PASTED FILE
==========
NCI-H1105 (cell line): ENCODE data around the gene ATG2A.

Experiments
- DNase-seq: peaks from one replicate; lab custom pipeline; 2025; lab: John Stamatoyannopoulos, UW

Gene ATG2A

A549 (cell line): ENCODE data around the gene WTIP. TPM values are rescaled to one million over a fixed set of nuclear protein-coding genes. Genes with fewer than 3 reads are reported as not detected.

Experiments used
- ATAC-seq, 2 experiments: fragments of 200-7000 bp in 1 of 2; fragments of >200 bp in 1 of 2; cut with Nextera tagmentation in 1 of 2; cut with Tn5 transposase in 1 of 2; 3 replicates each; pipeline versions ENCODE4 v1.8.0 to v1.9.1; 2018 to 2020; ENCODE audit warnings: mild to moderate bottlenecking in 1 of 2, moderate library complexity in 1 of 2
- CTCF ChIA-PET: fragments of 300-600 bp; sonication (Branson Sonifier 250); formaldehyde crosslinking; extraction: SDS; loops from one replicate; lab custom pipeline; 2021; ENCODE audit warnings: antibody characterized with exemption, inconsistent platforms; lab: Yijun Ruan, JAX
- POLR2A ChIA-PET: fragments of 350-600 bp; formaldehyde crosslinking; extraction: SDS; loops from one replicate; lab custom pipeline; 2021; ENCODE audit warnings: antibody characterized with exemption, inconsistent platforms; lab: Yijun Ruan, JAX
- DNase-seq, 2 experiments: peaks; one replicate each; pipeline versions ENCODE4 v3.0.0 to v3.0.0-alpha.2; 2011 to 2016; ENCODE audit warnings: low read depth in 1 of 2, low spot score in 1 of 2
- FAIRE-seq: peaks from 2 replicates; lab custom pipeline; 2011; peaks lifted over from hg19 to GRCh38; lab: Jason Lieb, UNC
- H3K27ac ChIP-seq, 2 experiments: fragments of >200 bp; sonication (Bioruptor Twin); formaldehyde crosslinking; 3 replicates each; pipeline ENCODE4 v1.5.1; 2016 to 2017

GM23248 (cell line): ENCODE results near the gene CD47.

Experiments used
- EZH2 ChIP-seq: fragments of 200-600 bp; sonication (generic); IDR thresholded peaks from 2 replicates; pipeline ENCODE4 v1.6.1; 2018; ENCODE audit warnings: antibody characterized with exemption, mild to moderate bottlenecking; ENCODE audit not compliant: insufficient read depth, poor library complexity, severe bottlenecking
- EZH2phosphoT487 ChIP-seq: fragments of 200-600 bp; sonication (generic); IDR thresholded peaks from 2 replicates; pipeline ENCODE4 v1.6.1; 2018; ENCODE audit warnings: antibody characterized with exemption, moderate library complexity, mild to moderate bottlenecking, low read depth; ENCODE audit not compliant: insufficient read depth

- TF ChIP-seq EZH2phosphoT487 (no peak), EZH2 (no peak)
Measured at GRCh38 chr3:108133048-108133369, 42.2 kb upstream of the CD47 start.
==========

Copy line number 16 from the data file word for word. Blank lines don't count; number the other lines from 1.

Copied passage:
- EZH2phosphoT487 ChIP-seq: fragments of 200-600 bp; sonication (generic); IDR thresholded peaks from 2 replicates; pipeline ENCODE4 v1.6.1; 2018; ENCODE audit warnings: antibody characterized with exemption, moderate library complexity, mild to moderate bottlenecking, low read depth; ENCODE audit not compliant: insufficient read depth